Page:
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Hard cider gaining in popularity with craft beer drinkers

Reverend Nat's Hard Cider is among the craft ciders sparking a resurgence in the alternative to beer and wine. (Reverend Nat's Hard Cider image)

If an apple a day can keep the doctor away, what can a bottle of hard cider do for you? A lot more drinkers are starting to find out as craft cider continues to show up in more and more local bars, restaurants, and stores.

Among those sparking the cider resurgence is Nat West, the founder of Reverend Nat’s Hard Cider in Portland. And the flavors he concocts are far from what many have come to expect from cider.

“I make dry and off-dry ciders only and in small batches. If you’ve had cider in a 12-ounce bottle, don’t expect the same taste here,” West tells KIRO Radio’s Let’s Eat.

Co-hosts Terry Jaymes and Providence Cicero have plenty of praise for several of West’s creations after doing a little tasting of their own, including Deliverance Ginger and Hallelujah Hopricot, the cider maker’s best seller. And while ciders can be made to resemble either beer or wine in style, West says craft beer drinkers tend to gravitate most to ciders.

“It’s a bit of a cross over for craft beer drinkers in that it is dry. There are a lot of sweet ciders out there,” says West. “We only make dry ciders, it’s hoppy, we use Cascade hops, which is a pretty floral, pretty fragrant hop.”

West also uses a French saison yeast in Hallelujah Hopricot, a popular ingredient for many craft brewers.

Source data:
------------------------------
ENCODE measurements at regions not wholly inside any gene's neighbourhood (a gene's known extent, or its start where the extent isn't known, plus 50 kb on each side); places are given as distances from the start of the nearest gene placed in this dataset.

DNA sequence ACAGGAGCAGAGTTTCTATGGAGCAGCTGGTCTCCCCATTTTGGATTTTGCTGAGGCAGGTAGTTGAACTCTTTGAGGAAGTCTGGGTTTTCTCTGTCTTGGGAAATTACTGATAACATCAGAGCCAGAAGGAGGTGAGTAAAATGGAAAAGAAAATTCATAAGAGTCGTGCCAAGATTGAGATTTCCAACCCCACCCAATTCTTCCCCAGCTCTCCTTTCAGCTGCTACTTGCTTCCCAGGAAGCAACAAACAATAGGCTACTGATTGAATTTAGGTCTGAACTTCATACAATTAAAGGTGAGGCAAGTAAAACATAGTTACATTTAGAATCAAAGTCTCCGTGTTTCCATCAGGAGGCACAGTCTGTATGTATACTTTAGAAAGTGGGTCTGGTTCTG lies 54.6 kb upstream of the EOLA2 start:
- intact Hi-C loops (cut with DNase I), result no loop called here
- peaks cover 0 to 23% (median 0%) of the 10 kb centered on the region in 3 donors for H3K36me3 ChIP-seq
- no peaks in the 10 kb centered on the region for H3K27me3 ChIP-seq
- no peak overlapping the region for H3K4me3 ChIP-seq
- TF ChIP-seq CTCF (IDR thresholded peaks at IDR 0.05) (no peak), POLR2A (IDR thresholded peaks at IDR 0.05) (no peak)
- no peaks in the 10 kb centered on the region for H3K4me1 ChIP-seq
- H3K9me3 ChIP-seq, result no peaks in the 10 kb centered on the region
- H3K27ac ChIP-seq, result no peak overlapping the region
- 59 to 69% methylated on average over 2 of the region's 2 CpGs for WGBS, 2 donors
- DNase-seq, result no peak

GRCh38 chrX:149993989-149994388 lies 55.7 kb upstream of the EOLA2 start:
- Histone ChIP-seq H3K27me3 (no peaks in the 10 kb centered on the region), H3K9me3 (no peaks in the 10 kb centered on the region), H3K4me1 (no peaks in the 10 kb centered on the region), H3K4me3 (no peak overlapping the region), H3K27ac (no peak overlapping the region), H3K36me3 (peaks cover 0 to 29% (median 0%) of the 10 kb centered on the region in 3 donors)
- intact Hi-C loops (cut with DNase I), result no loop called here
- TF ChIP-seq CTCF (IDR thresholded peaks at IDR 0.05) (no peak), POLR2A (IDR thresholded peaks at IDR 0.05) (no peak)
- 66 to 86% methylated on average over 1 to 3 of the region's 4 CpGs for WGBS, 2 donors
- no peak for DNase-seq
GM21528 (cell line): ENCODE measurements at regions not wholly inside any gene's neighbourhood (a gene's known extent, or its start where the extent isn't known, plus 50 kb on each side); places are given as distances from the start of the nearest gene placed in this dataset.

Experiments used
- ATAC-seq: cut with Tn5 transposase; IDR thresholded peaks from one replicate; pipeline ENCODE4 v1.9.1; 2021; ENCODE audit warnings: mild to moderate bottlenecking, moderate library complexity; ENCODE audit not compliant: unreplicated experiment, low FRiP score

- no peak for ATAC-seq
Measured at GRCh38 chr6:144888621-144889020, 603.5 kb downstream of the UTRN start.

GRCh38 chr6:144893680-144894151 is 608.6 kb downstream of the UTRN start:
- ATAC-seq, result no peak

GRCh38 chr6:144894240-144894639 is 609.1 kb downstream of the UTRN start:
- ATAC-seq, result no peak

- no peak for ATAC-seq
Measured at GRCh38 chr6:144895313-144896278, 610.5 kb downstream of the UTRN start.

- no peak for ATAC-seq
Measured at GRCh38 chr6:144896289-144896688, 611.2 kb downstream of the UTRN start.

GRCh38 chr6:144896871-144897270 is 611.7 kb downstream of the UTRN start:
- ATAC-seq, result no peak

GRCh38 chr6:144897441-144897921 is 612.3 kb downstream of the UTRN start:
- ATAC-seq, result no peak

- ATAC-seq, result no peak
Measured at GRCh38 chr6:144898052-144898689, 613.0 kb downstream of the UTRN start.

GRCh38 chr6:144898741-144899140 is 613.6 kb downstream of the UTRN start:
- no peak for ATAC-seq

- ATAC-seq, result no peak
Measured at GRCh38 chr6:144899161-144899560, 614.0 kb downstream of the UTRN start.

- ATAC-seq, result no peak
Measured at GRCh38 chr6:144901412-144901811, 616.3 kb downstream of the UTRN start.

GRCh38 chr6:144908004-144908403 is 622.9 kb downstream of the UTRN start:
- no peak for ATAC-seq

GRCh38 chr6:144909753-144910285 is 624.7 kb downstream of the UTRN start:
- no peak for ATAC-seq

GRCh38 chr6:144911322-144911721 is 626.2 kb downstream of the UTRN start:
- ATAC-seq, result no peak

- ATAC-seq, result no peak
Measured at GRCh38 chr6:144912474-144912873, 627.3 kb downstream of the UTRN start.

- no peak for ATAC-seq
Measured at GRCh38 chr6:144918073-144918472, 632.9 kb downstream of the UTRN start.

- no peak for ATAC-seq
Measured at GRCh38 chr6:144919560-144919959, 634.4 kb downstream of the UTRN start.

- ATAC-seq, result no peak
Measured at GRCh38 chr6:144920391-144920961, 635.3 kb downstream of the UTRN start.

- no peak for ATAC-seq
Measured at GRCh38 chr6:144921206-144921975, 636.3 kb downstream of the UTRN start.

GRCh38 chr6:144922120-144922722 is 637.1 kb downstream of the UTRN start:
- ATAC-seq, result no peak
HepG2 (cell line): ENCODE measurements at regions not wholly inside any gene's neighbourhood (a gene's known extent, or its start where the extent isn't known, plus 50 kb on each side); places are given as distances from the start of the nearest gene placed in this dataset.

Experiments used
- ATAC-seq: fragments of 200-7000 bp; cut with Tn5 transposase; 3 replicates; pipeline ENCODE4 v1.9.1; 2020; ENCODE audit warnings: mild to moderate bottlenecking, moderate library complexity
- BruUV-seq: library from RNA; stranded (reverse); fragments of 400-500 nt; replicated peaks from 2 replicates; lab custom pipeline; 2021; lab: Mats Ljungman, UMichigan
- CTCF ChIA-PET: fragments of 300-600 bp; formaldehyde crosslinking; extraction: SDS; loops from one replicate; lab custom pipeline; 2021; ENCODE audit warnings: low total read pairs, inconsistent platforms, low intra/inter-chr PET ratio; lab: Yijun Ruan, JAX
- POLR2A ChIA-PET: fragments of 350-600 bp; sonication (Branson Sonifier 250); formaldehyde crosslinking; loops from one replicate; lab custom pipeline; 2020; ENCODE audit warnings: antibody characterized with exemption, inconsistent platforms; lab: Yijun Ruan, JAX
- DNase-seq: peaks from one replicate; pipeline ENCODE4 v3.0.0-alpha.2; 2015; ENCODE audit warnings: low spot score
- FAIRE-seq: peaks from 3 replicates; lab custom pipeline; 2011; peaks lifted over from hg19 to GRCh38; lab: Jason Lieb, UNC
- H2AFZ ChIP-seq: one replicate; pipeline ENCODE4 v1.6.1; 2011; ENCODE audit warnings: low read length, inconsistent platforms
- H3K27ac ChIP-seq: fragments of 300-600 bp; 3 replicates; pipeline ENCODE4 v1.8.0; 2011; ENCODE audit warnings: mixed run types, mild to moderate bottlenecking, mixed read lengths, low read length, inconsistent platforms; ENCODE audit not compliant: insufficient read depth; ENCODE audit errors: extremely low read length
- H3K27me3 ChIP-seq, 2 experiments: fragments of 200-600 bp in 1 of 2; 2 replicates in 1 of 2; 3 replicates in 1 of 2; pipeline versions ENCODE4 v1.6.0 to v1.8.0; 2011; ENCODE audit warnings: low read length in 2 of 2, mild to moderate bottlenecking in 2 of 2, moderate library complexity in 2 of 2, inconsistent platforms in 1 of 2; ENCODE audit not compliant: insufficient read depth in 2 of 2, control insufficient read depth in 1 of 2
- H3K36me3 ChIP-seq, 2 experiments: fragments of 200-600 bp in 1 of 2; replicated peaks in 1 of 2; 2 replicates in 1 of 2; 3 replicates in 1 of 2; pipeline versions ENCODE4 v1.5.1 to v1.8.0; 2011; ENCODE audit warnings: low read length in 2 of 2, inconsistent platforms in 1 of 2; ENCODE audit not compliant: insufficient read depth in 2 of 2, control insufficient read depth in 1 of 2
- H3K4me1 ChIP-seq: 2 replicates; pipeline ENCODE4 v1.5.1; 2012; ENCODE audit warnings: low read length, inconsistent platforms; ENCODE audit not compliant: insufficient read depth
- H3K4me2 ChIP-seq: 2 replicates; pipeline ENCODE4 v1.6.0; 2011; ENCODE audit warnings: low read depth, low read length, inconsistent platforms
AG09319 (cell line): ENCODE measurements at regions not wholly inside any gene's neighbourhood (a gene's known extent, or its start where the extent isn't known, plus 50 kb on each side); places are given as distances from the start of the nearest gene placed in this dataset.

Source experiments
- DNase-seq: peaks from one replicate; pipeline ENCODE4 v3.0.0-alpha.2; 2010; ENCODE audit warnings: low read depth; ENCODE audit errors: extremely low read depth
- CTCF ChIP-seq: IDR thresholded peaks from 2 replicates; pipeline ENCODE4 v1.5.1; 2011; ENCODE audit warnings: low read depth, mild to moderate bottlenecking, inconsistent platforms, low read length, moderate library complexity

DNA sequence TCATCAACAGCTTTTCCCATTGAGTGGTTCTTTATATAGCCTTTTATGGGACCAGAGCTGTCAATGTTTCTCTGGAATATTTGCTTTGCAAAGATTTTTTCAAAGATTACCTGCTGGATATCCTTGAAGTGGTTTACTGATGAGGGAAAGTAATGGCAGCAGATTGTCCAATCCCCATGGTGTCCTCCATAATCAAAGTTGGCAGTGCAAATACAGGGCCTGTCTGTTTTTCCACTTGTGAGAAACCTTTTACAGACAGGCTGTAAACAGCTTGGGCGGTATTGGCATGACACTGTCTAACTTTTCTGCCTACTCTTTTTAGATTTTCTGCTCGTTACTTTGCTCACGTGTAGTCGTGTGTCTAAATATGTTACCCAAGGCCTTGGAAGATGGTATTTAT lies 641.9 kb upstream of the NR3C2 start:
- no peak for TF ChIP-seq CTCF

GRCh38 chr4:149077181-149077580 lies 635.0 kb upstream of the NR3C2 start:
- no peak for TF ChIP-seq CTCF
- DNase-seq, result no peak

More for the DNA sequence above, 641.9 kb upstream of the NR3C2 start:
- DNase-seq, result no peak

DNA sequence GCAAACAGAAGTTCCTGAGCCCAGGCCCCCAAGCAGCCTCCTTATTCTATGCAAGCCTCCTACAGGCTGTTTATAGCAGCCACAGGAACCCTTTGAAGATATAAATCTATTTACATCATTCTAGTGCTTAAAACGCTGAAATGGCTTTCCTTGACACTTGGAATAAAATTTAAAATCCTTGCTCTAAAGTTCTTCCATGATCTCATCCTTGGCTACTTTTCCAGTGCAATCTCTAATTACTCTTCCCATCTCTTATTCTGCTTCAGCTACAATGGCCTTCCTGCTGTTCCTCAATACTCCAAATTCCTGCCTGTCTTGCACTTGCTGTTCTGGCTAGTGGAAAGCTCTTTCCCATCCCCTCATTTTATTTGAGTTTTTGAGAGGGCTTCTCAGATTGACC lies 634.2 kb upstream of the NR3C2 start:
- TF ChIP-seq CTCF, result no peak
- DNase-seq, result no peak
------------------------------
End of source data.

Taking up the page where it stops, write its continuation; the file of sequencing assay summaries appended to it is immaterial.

“I think craft beer drinkers are more apt to try new things than wine drinkers,” he says. “We see cider as becoming a complement to other great craft beer being made.”

Making a fine cider can be as complex as the best beers and wines. West uses a variety of ingredients, including raisins, dark brown sugar, cinnamon and nutmeg to make a spicy, wine-like profile for his Providence Traditional New England hard cider. The Hallelujah Hopricot marries coriander, bitter orange peel, and paradise grains with its yeasts and hops. But the one constant in all his ciders is apples.

West tries to use a special apple grown specifically for cider, but they’re much rarer than traditional culinary apples.

“These apples are generally inedible. They’re dry, small, pithy, have thick skins, and are extremely strong flavored. Oftentimes, they’re called spitters, i.e. you take a bite and spit them out,” he says.

But West also puts Washington’s best apples to good use. His flagship Revival Dry features equal measures of American heirloom eating apples along with English bittersweet apples. And he prides himself on sourcing all of his ingredients locally.

“They’re a really great price, very high quality all year long because we have such great access to Eastern Washington packing houses. I wouldn’t be making hard cider if I lived in Oklahoma,” he says.

The process is painstaking.

“Some of our ciders are aged for many, many months or as much as two years.” Some are aged in oak, others in food-grade plastic. And while most end up in large wine-sized bottles, demand is growing for kegs. The founder of a newly opened bar dedicated to ciders called Capitol Cider on Seattle’s Capitol Hill recently drove to West’s Portland distillery just to pick up a few for his place.

“He is one of the only people to ever have kegs of Reverend Nat’s at his bar,” says West.

But given the growing popularity of ciders, like Reverend Nat’s, that’s likely to change in the not too distant future.

Let’s Eat with Terry Jaymes and Providence Cicero can be heard on KIRO Radio every Saturday at 4:00 p.m. and Sunday at 12:00 p.m. or on demand at

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